Ever since we teamed up with Jade Bird for a live performance last October, all I can think about is her music. Because, back then, even in the middle of a studio filled with neon lights, Jade's powerful, perfectly raspy belt was the room's most electric aspect. It's been hard to wait for the release of her eponymous debut album, but, as of this Friday, it'll finally be here.
The impending release, Bird told me over the phone, is simultaneously exciting and terribly "nerve-racking," because it's so unabashedly a part of her. "I spent my whole life leading up to [this album], and it's very much my thoughts on a platter," she says. "But, at the same time, I couldn't have done any more, so I feel quite confident allowing friends and audience members to hear the real me via [this] piece of work."
Bird is British, and you can hear as much from her speaking voice, but that's not particularly reflected in her music. Her album is influenced by Americana and country musicians who she discovered when she started playing guitar at 13. From her obsession with The Civil Wars came a deep love for women in the country genre, fueling her need to make music like them. "I watched The Coal Miner's Daughter and heard Dolly Parton's backstory, and I felt a real natural connection," Bird tells me. "I just found it fascinating. I'd never heard anything like it or listened to anything like it."
From those influences came the musical composition on this album. It's all banjos and guitars, paired with her raspy voice, which sometimes verges on a wail. It's full of emotion, to the point that listeners can't help but feel split between strongly identifying with her words and feeling like you're listening in on someone's most private thoughts.
Bird tells me that this is intentional. "You should try and write with yourself in mind first," she says, citing an artist who did the same to great acclaim: Alanis Morissette, circa Jagged Little Pill. "I was reading about [that album] the other day, and she was saying that she was in all this pain and just wanted to write an honest record, and then all of a sudden, 15 million albums sold," Bird says. "I think that's how the great ones are made. You sit down, you ramble, you're like, This is me, I want to run away... and then people are like, Me too, I feel that too!"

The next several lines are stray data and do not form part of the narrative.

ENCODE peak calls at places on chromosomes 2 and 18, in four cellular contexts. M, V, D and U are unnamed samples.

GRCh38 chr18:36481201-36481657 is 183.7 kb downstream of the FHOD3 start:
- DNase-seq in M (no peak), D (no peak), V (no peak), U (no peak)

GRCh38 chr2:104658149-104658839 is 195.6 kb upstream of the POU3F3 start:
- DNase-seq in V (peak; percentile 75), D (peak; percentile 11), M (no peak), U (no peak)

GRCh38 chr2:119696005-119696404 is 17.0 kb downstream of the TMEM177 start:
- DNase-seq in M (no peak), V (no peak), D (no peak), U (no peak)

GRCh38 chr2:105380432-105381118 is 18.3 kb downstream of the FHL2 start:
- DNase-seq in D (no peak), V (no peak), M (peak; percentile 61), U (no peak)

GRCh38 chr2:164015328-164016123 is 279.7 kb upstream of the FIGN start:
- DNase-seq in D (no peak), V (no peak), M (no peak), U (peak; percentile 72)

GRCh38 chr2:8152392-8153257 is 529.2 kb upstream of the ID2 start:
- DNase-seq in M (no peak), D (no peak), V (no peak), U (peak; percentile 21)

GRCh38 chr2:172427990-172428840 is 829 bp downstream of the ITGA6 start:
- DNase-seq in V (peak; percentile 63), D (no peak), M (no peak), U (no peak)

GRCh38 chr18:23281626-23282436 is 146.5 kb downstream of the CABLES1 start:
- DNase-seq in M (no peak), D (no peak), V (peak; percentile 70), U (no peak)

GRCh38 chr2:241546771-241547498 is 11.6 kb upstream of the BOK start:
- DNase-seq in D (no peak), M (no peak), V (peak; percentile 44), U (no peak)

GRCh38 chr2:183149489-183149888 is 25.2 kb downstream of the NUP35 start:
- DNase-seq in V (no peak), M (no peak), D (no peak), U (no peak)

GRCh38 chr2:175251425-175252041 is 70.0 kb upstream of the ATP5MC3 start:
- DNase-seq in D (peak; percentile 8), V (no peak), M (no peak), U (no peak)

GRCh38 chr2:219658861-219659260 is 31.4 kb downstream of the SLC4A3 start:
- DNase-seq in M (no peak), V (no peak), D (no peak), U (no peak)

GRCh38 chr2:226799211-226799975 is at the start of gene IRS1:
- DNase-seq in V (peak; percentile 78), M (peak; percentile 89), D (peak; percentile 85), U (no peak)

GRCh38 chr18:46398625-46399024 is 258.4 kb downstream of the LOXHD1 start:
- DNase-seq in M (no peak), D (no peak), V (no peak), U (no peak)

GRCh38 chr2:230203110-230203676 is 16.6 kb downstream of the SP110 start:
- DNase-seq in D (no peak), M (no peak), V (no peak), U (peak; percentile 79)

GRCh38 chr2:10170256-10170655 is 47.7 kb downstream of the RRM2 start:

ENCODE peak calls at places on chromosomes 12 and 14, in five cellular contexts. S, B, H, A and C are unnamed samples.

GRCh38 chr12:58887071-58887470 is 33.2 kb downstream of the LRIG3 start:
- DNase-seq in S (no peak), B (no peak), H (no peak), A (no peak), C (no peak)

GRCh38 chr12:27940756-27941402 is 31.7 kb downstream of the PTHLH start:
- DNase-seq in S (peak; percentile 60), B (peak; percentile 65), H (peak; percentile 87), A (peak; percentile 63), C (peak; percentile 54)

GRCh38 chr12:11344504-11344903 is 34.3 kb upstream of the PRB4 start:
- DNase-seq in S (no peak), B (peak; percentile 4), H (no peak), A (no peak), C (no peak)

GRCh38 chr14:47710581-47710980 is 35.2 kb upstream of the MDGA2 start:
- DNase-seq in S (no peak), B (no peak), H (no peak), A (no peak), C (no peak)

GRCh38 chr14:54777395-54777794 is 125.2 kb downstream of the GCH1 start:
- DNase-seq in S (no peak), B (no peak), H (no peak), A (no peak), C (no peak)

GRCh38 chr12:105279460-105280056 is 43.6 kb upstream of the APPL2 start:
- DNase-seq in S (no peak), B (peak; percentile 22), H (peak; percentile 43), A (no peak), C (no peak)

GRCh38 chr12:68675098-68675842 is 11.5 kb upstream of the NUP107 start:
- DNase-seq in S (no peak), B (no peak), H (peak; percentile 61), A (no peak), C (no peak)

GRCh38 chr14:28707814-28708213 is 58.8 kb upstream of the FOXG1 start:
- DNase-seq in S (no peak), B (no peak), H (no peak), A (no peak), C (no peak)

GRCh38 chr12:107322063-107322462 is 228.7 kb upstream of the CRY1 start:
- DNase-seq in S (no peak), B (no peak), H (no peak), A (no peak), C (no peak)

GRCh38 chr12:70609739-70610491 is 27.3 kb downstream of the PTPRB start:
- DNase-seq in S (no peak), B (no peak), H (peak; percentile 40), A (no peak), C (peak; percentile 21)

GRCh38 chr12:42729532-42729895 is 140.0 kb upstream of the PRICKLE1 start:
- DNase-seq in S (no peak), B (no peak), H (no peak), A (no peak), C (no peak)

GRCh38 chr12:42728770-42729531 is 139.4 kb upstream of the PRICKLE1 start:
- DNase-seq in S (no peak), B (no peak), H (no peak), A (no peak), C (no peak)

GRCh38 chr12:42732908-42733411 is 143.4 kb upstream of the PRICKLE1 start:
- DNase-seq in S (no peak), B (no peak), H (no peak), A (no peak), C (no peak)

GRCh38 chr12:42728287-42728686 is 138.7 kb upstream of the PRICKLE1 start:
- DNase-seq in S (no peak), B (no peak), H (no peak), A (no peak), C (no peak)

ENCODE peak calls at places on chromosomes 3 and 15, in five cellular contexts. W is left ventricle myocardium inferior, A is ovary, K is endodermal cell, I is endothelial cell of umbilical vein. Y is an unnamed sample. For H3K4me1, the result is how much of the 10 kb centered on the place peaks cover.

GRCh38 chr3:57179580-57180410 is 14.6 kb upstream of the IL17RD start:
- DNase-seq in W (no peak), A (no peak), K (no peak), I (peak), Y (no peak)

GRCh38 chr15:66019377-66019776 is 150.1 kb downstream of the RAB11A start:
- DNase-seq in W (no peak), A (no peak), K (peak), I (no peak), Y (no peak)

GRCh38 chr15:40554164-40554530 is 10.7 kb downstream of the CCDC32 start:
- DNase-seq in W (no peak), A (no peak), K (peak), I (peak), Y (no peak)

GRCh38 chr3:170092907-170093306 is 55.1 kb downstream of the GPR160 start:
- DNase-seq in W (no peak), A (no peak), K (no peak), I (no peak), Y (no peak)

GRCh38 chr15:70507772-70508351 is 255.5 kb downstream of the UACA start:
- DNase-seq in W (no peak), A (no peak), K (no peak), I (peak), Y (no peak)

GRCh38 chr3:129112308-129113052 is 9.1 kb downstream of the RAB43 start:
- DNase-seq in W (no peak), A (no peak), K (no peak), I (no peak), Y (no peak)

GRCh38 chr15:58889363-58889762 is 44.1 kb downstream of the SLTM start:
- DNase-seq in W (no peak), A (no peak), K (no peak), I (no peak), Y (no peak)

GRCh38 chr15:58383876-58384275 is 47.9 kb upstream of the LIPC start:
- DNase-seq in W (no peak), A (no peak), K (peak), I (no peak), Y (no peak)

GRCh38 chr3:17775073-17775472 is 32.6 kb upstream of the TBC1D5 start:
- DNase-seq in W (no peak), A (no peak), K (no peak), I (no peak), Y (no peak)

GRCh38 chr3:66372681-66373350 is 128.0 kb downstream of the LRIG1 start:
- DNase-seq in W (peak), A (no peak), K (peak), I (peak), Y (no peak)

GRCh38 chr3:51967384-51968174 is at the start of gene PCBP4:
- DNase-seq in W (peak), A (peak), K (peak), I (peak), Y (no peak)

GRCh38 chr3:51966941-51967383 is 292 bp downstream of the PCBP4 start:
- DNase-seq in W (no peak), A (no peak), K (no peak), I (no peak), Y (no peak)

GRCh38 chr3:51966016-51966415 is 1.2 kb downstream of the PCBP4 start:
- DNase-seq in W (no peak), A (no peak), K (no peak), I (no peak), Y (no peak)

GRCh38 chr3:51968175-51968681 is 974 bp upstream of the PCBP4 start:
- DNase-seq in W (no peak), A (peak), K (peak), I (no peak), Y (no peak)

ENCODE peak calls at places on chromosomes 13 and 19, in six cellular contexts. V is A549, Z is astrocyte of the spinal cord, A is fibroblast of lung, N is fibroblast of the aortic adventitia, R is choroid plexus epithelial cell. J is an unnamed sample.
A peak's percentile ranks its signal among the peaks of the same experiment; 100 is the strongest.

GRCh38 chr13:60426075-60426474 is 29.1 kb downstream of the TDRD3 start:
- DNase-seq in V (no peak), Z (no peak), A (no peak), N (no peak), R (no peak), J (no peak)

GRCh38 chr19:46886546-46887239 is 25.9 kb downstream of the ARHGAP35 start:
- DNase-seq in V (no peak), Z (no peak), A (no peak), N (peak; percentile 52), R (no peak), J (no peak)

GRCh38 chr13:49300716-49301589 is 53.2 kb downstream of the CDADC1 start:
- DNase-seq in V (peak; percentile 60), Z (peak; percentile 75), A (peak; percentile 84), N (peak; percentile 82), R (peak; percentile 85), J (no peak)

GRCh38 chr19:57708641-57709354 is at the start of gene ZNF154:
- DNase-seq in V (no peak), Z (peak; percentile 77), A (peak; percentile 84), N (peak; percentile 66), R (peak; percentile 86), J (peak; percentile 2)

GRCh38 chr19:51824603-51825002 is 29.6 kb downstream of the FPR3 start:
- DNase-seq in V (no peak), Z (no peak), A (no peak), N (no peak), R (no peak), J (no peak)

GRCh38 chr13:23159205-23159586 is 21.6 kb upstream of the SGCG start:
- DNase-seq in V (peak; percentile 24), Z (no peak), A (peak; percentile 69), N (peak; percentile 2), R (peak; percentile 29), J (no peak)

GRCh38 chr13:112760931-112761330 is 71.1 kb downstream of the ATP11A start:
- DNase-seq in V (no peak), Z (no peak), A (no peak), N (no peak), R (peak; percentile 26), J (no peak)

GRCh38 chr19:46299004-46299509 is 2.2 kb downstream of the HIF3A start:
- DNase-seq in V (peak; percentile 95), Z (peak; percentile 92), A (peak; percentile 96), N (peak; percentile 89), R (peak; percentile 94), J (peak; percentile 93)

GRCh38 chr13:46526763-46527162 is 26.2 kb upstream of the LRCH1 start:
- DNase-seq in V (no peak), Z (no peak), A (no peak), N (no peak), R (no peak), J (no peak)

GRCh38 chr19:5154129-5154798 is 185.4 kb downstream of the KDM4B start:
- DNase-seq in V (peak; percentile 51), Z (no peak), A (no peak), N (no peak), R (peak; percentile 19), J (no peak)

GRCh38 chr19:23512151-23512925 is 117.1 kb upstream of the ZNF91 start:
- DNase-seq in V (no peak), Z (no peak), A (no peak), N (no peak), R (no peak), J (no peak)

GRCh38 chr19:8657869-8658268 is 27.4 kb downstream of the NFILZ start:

The ease with which listeners can relate to Bird's intimate lyrics is also evident on Bird's EP. Some of her songs are ones that I listen to when I want to wallow in my own sadness, and others are infectious, pump-up jams. All of them are songs that, even if you don't relate to them exactly, you feel like you can live vicariously through them, soaring along with Bird through life's highs and lows.
As for the Americana influence, Bird divulges that it's not merely because that's what she grew up with, but also a reflection of how she feels about America—passionately, and positively. It's surprising that anyone right now is particularly enthralled with this country, but Bird is; even as she sees its flaws, she still sees its possibility. Though Bird says people may think she's "ignorant or naïve," she says that she's been "trying to be centered around the 'good' America—the musical America, the collaborative America."
That may just be an ideal that our country has never fully attained, but her sentiment is genuine, and comes from a source of admiration and attempt at understanding a country and its roots that she may not have learned in school. "When you hear something about a country—or a group of people, or a community—and it's very sensationalized, and then you get on the ground," she explains, "you realize that every person is unique and that every individual thinks differently, ultimately."
And though her influences are clear, Bird resists being labeled as part of any one genre. She's not alone in this—many artists say that they despise the limitations of genre. But it feels authentic with Bird, who, at only 21 years old, definitely is not keen on settling down with one type of sound. Right now, she wants to collaborate with Florence + The Machine or St. Vincent (neither of whom could be described as Americana), and says she's inspired by the Riot Grrrl era. Her current favorite artists are Cherry Glazerr, Japanese Breakfast, and SASAMI. I wouldn't be surprised if her next drop was a punk or indie record.
Bird's not too worried about figuring out her second album's sound and solidifying it, instead preferring to just see what happens. "I'm sure the influence will bleed in somehow," she says. "I want my next record to be wherever I truly feel I want to go." And wherever that is, we're sure to follow.
Jade Bird's self-titled debut album is out on April 19.